Keen-eyed readers may notice that this review of the laboriously entitled ‘Jeff Wayne’s Musical Version of The War of the Worlds: The Immersive Experience’ is in fact a re-review: a misunderstanding led to our first writer being invited down before the VR elements of the show were working, so I agreed to write about it again.Anyway. ‘JWMVoTWoTWTIE’ is a VR-augmented immersive theatre show that straddles two iconic properties: HG Wells’s seminal 1897 sci-fi novel ‘The War of the Worlds’, and Wayne’s 1978 prog rock album inspired by it, which has gone on to be an enduringly popular live spectacle complete with puppet Martian war machine and – in some iterations – a holographic Liam Neeson.The album’s spoken word sections offer a divergent telling of Wells’s story, with different characters and a more fragmented plot. Given the task of turning it into a coherent narrative is dotdotdot, a company specialising in tech-enhanced immersive theatre who had a hit last year with their show ‘Somnai’. Their job is to immerse us in Wells’s serious-minded alien invasion story, while incorporating Wayne’s campier embellishments: the characters, the kitschy steampunk art and – of course – the musical anthems.It doesn’t exactly work. But it’s quite good fun. Sent into the experience in small staggered groups, most of the interactions with human actors we encounter are on the comic side, meaning there can be some weird shifts in tone when the show remembers it’s supposed to be scary. At the sta
Musical theatre legend Andrew Lloyd Webber has come over all nostalgic and is bringing back his first ever hit: the epic, Biblically-inspired 'Joseph'. It's been doing the rounds in faintly fusty touring production but this new staging from Laurence Connor – who directed Lloyd Webber’s ‘School of Rock’ – should freshen it up. It'll take over the suitably vast space of London's Palladium with a reimagining of the story of a snappily-dressed lad who can interpret dreams. No word on who’ll play the title role yet, but in a fantastic bit of star signing Sheridan Smith will take on the role of Narrator, her first stage role since ‘Funny Girl’, and former star of the show Jason Donovan will return to the show as the Pharaoh.
As you roll into Bernie Dieter’s ‘Little Death Club’, the first sign of how your night will unfold is a literal sign: ‘Warning – real fire will be used in this performance’. Bring it. A four-piece band plays funk-rock with a distinctly pornographic twist while Dieter and her small carnival of miscreants lounge on the stage and in the stalls, vamping it up for the crowd. It’s a Weimar Republic throwback that will feel deliciously familiar to fans of Bob Fosse’s ‘Cabaret’. But unlike ‘Cabaret’, our bob-sporting brunette with powerful pipes is on top, emceeing and in complete control of the crowd and herself. ‘Little Death Club’ unfolds beat-for-beat like a traditional cabaret with singing, some circus arts, drag and smatterings of comedy and nudity. But Dieter’s original score (a little '80s, a little Bertolt Brecht), potent signing voice and playful stage presence keep the format feeling fresh. There’s no narrative arc here, just a perfectly paced variety show, gently themed around letting your freak flag fly. Aerialists Fancy Chance and Beau Sargent are standouts. Chance, dressed in billowing voile robes, suspends herself above the stage by her hair, fluttering above the crowd like a psychedellic butterfly. While Sargent folds himself into pretzel shapes so grotesque yet gorgeous, you can hear the crowd wince as they cheer. There are spots of audience participation (and humiliation), particularly by Dieter and acid-tart drag queen Myra Dubois. Their crosshairs are focuse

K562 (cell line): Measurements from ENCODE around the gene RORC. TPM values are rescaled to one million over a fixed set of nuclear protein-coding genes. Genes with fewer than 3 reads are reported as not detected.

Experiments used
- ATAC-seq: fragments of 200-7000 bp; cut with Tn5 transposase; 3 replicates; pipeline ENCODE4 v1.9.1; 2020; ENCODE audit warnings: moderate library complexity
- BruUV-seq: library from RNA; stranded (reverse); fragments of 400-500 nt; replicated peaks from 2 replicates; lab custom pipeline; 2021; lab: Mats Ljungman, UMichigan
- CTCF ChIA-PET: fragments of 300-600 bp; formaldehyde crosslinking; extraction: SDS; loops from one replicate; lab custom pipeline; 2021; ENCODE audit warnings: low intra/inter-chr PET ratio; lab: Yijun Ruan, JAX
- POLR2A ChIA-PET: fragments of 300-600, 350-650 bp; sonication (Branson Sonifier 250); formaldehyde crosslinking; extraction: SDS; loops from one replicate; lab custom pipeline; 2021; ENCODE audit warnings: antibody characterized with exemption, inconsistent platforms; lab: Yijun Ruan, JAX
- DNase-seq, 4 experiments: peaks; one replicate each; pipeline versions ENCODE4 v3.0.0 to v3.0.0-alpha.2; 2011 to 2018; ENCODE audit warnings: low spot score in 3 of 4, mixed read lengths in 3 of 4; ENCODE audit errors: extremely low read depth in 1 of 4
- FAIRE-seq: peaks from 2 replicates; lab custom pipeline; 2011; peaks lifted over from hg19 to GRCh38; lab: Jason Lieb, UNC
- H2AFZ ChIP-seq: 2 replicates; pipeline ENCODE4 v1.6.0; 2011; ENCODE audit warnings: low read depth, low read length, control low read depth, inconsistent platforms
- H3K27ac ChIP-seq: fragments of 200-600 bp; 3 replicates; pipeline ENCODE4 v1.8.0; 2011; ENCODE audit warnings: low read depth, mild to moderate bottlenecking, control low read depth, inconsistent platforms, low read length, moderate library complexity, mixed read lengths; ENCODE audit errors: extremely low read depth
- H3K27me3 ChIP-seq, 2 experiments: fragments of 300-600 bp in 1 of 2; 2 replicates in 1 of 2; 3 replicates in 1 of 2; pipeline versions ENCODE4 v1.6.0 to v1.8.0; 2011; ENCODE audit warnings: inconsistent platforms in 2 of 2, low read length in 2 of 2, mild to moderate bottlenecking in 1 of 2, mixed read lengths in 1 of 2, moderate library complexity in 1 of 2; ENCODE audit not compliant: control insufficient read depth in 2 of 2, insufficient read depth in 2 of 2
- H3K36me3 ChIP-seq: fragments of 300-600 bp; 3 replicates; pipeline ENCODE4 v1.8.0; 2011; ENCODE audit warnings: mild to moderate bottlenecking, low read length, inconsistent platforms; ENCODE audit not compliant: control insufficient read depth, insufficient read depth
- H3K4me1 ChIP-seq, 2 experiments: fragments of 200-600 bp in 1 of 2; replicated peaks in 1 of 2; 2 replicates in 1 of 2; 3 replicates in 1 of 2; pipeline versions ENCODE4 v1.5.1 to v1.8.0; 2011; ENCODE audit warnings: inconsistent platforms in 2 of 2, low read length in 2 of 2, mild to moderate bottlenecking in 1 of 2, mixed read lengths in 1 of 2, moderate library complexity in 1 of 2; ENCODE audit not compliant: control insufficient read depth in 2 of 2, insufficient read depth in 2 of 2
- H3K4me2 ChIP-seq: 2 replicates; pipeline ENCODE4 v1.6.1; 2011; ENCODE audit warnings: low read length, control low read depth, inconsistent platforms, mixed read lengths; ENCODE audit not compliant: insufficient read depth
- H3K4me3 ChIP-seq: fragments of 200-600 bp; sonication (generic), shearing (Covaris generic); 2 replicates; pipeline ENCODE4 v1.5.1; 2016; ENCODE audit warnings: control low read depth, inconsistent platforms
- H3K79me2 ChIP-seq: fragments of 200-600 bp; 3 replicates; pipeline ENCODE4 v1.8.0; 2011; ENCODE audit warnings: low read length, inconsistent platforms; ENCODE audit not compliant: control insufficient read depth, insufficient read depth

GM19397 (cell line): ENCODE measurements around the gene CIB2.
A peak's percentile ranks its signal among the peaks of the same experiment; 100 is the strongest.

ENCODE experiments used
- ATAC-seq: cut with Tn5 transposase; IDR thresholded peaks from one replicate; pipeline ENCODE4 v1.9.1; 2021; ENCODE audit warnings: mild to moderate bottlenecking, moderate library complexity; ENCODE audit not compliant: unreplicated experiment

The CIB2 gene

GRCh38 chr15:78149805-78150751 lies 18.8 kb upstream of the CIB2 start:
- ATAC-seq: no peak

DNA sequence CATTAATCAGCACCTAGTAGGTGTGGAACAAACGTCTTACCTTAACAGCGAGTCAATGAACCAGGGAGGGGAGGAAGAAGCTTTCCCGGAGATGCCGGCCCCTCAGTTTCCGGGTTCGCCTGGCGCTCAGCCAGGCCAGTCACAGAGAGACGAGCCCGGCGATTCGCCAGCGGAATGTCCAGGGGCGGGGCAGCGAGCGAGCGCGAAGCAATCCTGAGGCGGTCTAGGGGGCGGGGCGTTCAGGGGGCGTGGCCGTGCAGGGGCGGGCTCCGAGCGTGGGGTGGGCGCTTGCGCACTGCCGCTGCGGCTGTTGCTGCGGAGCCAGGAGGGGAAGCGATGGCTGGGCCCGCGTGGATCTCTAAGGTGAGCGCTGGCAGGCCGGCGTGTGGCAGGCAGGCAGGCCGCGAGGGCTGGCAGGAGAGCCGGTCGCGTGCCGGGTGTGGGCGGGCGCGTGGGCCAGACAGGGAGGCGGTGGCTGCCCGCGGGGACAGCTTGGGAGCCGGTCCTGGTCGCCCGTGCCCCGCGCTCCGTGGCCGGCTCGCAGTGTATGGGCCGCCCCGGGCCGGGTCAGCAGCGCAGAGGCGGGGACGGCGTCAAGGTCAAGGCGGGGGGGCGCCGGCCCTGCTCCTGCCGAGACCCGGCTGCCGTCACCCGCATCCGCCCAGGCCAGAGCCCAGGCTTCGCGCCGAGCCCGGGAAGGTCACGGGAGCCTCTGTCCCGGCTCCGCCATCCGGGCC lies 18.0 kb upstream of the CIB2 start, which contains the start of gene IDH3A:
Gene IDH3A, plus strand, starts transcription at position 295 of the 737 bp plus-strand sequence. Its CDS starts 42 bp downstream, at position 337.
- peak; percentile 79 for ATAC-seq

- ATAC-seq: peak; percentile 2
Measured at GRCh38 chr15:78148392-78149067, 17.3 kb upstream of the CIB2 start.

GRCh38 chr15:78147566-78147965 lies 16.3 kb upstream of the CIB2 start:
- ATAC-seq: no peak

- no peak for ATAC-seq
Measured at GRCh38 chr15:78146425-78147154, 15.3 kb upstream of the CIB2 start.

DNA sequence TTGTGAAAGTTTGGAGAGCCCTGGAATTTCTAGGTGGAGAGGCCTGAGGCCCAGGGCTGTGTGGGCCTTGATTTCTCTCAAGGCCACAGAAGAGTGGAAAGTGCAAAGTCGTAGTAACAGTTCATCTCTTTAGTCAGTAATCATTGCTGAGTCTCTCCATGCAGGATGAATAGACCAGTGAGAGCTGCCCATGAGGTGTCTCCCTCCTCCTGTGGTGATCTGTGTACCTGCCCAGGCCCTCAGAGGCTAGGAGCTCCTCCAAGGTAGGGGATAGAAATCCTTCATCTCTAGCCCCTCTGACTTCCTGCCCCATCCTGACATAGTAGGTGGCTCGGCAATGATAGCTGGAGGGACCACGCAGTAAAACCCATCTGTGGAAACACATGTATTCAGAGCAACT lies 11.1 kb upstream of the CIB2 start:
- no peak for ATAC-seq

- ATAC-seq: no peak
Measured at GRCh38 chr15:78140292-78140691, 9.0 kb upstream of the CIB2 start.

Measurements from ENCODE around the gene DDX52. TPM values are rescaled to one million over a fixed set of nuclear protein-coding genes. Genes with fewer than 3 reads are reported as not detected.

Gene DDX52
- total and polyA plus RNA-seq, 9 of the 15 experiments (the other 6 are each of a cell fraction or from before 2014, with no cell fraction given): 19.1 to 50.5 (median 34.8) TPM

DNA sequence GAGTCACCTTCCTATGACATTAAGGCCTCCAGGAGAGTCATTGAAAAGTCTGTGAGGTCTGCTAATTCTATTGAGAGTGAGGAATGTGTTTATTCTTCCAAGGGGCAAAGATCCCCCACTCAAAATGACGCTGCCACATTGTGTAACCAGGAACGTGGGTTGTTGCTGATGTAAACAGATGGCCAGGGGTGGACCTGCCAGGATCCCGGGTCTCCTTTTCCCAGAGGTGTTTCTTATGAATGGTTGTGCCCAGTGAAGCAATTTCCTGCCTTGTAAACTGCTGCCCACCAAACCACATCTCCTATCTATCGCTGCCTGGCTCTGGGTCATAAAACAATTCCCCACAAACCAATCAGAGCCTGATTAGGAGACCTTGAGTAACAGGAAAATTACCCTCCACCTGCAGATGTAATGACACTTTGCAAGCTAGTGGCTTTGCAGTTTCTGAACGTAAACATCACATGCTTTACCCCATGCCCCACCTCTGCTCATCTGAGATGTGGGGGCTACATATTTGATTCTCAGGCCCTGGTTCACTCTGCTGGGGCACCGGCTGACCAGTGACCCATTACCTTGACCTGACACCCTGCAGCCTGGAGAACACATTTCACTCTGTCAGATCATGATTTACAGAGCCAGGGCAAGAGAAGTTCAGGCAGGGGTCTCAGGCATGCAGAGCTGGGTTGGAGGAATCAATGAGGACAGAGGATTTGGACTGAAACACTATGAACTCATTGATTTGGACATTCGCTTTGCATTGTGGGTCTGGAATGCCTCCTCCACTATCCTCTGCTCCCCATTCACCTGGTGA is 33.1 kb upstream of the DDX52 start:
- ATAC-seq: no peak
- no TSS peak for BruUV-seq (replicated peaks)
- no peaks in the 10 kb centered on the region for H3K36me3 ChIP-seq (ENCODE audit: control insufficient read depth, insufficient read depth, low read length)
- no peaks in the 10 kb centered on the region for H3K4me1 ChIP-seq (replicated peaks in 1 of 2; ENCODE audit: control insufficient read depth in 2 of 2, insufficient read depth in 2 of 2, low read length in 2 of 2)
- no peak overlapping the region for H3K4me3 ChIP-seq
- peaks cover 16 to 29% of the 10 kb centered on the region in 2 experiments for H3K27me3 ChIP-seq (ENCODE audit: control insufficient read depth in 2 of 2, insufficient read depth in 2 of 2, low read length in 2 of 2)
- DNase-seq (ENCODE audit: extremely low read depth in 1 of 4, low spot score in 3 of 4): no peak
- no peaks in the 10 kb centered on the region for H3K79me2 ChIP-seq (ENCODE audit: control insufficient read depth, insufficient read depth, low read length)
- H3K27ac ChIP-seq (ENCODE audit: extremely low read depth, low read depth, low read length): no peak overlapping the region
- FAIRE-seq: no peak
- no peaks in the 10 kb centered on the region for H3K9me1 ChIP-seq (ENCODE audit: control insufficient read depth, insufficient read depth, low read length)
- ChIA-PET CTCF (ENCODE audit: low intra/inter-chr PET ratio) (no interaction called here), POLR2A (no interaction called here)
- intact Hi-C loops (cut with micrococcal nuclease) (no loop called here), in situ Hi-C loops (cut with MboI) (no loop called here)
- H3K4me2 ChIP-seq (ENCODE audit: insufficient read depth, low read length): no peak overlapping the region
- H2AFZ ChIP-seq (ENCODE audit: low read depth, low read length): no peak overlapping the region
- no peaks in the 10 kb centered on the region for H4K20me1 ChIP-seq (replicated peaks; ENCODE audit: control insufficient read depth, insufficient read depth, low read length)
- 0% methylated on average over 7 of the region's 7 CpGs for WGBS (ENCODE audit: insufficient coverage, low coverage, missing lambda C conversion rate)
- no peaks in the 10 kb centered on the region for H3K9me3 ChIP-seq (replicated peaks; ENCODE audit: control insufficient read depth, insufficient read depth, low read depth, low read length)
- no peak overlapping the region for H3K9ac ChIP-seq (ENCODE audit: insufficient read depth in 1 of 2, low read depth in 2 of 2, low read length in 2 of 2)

Magic Mike on stage feels a bit like dating in London in my thirties: all the young, hot people got it on while I sat on the sidelines. But as a voyeur at this expensive strip-meets-cabaret show, there was some serious titillation: pains are taken to remind you that it has very much been made with the female gaze in mind. The romp unfolds in a faux-club built in Leicester Square’s already-slightly-seedy (in a good way) Hippodrome Casino, based upon the Xquisite strip joint from Steven Soderbergh’s surprise 2012 cinematic smash. The movie’s star Channing Tatum – whose IRL undressing escapades originally informed the film’s plot – is behind this theatrical reimagining, with London the second destination of ‘Magic Mike Live’ following a hugely successful run in Vegas. But it’s important to note that co-director Tatum (who, alas, merely lends his voice to the performance) has worked with a gender-balanced team and the sense that this is a safe space for women enshrouds the entire show, despite it being filled with semi-naked men. The plot (in the loosest sense) centres on Michelangelo – Mike to you – a waiter plucked from the crowd and trained in showing a woman a (consensual) good time by our female emcee, played by actor Sophie Linder-Lee. She sounds a bit like Jane Horrocks and makes a lot of jokes about ‘jizz’ and the tightness of her own vagina. Most of the ladies pulled to the stage for some public gyration were mega hot (so hot, it almost felt like they’d been planted